Takehomenews Sunday 30th May
Fr Colin writes:
We have received notification from the Bishops Conference about the easing of some of the restrictions we have got used to:-
· From 1st June we will re-introduce the offertory Procession at all Masses but participants must sanitise their hands before bringing up the gifts.
· The Bidding Prayers (Prayers of the Faithful) will resume at Sunday Masses, starting next Sunday.
· The priest in now allowed to say ‘The Body of Christ’ and you reply ‘Amen’ when receiving Holy Communion rather than doing it generally beforehand.
· It is now possible to reduce social distancing from 2 metres to 1 metre. In the longer benches, we could fit in more people.
Other things will stay as they are for the time being. We should still sanitise our hands on entering and leaving the church. Face masks should be worn. Holy water stoups remain out of use. Congregational singing is still prohibited. The Sign of Peace remains suspended. Holy Communion remains under one kind only.
For confessions, the confessional still remains out of use because it is impossible to have the required ventilation. We will continue to use the alcove at the right end of the church for confessions.
Baptisms and weddings can now take place with up to 30 people present and at funerals we can now have as many people as can fit into the church socially distanced.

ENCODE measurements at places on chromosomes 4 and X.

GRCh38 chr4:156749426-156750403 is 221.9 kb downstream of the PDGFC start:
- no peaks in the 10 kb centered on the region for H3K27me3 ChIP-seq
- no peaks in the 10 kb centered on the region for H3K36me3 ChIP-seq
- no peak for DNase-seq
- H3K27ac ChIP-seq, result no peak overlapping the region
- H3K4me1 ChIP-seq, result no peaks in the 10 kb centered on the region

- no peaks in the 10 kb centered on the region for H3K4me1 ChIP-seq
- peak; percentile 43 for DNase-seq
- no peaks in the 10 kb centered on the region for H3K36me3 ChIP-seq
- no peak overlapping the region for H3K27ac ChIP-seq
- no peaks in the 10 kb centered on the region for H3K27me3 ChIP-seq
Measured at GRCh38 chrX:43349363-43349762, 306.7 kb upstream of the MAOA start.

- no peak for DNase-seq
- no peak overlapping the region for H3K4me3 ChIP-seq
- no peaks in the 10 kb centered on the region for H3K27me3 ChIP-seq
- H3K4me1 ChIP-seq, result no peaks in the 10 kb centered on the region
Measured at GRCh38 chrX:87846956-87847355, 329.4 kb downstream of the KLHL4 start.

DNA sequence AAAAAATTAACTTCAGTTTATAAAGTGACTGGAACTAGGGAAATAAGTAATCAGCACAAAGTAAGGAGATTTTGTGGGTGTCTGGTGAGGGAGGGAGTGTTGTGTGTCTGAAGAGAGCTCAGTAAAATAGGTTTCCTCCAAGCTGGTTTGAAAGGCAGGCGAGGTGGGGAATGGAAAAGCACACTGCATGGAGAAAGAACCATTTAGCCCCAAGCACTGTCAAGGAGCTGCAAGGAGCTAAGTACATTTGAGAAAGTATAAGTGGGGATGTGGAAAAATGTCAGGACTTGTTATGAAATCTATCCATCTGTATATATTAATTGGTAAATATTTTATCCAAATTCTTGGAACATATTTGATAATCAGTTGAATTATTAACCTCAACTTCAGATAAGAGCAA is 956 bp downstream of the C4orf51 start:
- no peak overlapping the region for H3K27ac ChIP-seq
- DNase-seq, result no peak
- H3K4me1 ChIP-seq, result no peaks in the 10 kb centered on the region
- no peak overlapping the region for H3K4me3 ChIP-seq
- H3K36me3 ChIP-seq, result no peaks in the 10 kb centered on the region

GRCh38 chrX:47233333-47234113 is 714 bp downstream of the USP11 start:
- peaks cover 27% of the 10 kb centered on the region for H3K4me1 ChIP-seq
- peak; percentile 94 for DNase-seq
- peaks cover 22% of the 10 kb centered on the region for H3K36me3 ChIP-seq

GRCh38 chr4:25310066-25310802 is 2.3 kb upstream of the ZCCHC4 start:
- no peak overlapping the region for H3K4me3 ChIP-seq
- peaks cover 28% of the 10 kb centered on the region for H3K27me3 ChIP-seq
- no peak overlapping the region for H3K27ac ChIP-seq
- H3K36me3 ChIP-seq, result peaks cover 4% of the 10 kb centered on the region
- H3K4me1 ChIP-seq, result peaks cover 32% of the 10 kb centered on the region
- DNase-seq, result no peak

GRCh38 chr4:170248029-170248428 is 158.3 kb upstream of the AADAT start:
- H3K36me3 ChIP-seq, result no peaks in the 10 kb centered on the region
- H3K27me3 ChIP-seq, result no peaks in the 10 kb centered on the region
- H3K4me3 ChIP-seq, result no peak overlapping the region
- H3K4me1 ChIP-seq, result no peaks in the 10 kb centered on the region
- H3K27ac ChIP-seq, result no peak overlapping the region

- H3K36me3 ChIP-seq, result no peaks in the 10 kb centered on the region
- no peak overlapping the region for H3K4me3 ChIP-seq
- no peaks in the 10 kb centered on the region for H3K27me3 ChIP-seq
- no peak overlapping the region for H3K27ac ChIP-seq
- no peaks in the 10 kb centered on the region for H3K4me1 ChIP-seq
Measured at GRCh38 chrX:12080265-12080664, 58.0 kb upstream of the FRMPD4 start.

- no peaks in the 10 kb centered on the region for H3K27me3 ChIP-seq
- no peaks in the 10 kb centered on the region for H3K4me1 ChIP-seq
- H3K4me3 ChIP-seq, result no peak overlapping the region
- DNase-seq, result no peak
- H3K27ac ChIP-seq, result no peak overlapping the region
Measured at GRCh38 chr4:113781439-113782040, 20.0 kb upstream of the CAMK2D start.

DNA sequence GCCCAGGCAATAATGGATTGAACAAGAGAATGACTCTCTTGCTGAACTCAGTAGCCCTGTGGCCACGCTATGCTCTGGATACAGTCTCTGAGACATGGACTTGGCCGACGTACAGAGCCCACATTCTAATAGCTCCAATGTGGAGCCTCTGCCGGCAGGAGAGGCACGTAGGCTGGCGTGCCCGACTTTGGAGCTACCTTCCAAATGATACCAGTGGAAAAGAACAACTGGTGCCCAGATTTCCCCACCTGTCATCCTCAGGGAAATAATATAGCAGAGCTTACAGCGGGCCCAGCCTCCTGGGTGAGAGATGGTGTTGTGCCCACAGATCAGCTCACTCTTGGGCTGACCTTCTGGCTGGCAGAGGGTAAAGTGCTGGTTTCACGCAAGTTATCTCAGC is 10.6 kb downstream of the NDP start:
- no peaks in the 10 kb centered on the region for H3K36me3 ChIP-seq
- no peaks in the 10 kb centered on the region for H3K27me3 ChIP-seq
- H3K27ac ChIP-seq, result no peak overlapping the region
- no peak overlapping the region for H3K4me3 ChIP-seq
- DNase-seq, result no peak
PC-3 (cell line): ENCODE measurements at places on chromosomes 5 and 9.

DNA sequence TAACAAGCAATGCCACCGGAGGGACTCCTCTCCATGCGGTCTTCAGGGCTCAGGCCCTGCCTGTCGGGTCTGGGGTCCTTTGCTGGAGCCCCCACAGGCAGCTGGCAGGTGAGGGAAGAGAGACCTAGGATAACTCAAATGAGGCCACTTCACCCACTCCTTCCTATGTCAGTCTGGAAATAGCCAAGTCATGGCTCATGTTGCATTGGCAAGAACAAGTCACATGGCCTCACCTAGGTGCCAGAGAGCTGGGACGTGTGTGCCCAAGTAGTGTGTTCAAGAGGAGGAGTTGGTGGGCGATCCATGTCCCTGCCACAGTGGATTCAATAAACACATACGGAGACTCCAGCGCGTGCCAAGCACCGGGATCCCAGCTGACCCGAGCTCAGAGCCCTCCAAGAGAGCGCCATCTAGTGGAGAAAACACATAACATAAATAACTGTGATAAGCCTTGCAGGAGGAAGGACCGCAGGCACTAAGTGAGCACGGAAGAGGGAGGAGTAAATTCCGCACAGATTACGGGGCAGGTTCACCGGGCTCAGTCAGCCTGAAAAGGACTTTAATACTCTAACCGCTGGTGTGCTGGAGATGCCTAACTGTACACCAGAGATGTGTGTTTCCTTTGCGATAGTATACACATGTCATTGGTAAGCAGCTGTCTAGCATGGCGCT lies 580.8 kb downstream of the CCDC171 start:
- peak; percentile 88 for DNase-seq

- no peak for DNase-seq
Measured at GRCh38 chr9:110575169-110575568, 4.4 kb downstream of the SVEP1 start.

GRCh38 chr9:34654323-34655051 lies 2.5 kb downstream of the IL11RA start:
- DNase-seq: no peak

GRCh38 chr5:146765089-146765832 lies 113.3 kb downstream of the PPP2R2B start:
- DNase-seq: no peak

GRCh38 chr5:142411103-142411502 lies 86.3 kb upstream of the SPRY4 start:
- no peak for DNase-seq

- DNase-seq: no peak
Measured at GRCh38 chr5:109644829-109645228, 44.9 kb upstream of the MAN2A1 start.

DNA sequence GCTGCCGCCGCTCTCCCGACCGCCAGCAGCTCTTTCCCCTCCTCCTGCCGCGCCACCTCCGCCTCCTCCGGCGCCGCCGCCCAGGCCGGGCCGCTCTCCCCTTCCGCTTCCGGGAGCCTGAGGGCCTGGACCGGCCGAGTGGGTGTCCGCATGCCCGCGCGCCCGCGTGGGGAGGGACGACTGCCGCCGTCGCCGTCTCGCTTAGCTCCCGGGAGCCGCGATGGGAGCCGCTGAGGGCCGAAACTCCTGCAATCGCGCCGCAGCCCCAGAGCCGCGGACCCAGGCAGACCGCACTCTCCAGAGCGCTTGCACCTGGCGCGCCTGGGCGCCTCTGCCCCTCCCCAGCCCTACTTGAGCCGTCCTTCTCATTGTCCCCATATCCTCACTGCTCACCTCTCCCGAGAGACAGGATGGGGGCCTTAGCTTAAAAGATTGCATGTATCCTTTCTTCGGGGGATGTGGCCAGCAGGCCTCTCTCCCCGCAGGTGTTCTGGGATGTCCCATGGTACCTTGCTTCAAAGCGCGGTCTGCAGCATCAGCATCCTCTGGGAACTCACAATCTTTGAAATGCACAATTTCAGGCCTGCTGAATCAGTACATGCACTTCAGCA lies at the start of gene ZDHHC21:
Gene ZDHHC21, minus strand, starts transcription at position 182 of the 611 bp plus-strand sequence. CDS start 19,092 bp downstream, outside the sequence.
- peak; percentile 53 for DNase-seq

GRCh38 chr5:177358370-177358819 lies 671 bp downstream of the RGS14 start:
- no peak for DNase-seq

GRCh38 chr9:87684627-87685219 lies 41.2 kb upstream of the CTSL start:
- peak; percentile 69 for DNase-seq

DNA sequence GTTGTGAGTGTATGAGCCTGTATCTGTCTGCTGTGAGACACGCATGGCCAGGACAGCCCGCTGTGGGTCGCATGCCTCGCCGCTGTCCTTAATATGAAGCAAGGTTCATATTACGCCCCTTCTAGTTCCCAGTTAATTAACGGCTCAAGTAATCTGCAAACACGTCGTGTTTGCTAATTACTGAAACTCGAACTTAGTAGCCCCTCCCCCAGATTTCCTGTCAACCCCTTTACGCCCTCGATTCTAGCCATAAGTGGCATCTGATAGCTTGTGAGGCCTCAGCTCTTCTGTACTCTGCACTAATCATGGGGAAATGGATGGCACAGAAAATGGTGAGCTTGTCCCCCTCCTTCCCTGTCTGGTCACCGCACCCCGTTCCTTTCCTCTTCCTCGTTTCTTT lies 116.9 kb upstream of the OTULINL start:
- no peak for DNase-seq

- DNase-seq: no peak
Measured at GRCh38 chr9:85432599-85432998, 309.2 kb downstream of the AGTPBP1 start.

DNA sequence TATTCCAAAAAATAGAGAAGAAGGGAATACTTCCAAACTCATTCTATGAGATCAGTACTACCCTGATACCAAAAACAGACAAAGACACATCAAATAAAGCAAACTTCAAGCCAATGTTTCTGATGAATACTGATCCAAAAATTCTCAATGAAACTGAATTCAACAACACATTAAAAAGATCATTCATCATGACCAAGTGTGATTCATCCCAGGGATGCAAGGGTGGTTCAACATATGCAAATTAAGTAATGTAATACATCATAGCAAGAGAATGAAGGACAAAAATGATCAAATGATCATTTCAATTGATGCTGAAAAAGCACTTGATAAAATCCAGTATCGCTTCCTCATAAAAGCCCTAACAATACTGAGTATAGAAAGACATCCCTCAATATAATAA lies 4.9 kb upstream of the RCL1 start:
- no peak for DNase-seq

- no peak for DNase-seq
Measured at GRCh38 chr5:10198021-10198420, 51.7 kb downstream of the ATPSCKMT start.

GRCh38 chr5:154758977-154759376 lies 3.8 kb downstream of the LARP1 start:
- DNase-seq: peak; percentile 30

There may be some more easing of restrictions after 21st June. Thank you for your patience and co-operation over all these arrangements.
There will be a session for parents who wish to have their baby baptised next Sunday 6th June at 4pm in the church.
First Communion programme
The children in Group B have their next session next Sunday at 9.15 in the Canon Smyth Parish Centre
Candidates for confirmation continue to have their sessions on Wednesday evenings at 7pm by Zoom, even during half-term. Bishop Sherrington will be here on Sunday 13th June at 3pm and Saturday 19th June at 3pm to administer the Sacrament of Confirmation.
This Sunday we celebrate The Solemnity of the Most Holy Trinity. The unity of God the Father and God the Son and God the Holy Spirit. “Three persons in one God, not a solitude but a perfect communion.” (Pope Benedict XVI 22 May 2005). Throughout the history of salvation, man has tried to study and understand the mystery of God’s inmost life held within the Blessed Trinity and we call this study - Theology – the study of God. The revelations, communications and works by which God reveals who he is in himself is called the “economy” of the Blessed Trinity. It is through this economia that the theology is gradually revealed to us.